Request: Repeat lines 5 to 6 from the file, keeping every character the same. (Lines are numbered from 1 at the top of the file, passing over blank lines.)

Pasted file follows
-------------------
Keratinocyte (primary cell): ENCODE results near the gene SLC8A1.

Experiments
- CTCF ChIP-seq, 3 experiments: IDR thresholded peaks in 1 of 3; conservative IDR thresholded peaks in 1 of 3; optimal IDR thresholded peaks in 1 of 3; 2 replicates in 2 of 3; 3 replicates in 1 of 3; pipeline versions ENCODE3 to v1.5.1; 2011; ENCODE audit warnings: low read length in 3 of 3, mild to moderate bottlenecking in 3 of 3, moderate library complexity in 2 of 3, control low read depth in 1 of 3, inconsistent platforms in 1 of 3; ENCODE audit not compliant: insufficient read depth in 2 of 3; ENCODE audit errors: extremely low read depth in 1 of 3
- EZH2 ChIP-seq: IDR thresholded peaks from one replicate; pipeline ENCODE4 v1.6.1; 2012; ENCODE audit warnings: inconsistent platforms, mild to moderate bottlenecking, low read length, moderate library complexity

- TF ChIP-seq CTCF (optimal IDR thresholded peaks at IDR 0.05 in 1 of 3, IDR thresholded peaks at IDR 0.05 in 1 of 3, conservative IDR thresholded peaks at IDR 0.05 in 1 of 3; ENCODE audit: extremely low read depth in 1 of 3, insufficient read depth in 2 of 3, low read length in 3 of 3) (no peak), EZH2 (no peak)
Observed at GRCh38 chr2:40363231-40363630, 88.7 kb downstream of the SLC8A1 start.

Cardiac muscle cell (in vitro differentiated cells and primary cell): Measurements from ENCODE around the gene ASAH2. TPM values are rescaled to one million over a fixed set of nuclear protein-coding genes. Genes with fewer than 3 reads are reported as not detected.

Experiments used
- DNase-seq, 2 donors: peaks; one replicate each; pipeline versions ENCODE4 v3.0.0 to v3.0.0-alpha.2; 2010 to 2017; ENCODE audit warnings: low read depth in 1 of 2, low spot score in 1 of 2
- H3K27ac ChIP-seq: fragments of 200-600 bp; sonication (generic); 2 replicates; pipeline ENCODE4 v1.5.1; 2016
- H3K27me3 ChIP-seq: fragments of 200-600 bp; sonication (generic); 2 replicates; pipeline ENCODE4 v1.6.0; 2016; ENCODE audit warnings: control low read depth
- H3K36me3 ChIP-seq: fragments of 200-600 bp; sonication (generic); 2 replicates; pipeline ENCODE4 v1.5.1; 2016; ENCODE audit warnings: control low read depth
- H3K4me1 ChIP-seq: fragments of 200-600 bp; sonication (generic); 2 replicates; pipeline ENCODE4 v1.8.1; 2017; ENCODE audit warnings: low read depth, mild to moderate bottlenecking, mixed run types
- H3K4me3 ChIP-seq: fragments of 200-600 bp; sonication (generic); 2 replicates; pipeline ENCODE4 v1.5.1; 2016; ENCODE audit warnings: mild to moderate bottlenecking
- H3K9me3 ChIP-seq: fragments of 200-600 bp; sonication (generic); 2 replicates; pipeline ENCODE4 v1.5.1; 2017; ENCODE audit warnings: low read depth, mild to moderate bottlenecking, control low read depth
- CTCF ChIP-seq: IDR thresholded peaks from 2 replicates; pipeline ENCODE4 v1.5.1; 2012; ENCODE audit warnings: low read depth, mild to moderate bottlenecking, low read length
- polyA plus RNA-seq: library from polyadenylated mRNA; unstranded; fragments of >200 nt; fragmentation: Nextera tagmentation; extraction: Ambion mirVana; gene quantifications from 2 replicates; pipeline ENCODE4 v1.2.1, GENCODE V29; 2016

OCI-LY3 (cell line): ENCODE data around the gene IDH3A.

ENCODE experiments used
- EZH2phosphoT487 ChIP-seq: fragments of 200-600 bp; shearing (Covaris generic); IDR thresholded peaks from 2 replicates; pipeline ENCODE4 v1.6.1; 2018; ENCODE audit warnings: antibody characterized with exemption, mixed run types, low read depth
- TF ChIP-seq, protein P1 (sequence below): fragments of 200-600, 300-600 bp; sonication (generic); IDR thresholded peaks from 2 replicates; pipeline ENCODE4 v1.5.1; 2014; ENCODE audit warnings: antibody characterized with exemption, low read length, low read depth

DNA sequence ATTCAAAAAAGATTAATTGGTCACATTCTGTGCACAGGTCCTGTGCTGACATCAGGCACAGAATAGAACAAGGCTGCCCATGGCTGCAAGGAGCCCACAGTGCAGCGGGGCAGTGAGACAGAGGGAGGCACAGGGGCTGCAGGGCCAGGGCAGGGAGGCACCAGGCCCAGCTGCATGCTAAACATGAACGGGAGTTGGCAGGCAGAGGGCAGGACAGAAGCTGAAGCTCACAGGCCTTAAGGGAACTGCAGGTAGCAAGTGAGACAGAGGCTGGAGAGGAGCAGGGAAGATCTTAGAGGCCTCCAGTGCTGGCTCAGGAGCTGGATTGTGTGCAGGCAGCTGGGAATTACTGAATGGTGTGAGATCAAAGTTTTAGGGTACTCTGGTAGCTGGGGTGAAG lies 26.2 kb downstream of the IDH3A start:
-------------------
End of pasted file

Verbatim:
- TF ChIP-seq CTCF (optimal IDR thresholded peaks at IDR 0.05 in 1 of 3, IDR thresholded peaks at IDR 0.05 in 1 of 3, conservative IDR thresholded peaks at IDR 0.05 in 1 of 3; ENCODE audit: extremely low read depth in 1 of 3, insufficient read depth in 2 of 3, low read length in 3 of 3) (no peak), EZH2 (no peak)
Observed at GRCh38 chr2:40363231-40363630, 88.7 kb downstream of the SLC8A1 start.